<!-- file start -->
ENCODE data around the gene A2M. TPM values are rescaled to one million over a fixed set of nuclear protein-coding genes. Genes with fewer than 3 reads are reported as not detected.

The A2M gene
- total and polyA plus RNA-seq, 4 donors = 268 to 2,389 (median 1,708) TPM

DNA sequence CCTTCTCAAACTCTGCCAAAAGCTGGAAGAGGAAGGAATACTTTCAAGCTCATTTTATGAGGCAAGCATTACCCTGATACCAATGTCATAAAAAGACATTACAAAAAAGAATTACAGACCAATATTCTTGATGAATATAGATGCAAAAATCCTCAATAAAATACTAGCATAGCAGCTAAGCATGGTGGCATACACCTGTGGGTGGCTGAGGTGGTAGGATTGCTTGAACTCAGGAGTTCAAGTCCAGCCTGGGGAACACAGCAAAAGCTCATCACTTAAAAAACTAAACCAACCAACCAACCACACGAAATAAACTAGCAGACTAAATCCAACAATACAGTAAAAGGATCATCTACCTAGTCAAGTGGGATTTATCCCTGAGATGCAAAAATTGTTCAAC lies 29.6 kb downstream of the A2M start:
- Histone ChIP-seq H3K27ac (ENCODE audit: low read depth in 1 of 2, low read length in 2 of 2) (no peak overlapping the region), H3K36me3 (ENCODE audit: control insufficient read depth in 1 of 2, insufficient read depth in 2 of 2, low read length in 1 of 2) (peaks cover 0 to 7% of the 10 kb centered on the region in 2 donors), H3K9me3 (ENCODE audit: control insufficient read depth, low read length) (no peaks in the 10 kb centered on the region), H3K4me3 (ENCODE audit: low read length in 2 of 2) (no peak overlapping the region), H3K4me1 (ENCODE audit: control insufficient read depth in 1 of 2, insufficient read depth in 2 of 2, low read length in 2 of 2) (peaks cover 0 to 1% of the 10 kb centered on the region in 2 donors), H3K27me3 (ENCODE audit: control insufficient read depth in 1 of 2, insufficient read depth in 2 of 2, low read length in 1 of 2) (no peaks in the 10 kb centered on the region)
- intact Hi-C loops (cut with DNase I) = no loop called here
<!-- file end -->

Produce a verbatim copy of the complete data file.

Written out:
ENCODE data around the gene A2M. TPM values are rescaled to one million over a fixed set of nuclear protein-coding genes. Genes with fewer than 3 reads are reported as not detected.

The A2M gene
- total and polyA plus RNA-seq, 4 donors = 268 to 2,389 (median 1,708) TPM

DNA sequence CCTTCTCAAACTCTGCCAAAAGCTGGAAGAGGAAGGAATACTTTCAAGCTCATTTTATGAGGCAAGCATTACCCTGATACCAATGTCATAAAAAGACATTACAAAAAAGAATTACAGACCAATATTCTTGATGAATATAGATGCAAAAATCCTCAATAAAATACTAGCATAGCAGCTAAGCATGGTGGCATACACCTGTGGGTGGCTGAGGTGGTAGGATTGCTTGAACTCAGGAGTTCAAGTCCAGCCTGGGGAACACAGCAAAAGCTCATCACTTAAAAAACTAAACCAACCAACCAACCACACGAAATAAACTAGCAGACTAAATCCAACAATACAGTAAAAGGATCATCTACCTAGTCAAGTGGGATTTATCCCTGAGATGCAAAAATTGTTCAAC lies 29.6 kb downstream of the A2M start:
- Histone ChIP-seq H3K27ac (ENCODE audit: low read depth in 1 of 2, low read length in 2 of 2) (no peak overlapping the region), H3K36me3 (ENCODE audit: control insufficient read depth in 1 of 2, insufficient read depth in 2 of 2, low read length in 1 of 2) (peaks cover 0 to 7% of the 10 kb centered on the region in 2 donors), H3K9me3 (ENCODE audit: control insufficient read depth, low read length) (no peaks in the 10 kb centered on the region), H3K4me3 (ENCODE audit: low read length in 2 of 2) (no peak overlapping the region), H3K4me1 (ENCODE audit: control insufficient read depth in 1 of 2, insufficient read depth in 2 of 2, low read length in 2 of 2) (peaks cover 0 to 1% of the 10 kb centered on the region in 2 donors), H3K27me3 (ENCODE audit: control insufficient read depth in 1 of 2, insufficient read depth in 2 of 2, low read length in 1 of 2) (no peaks in the 10 kb centered on the region)
- intact Hi-C loops (cut with DNase I) = no loop called here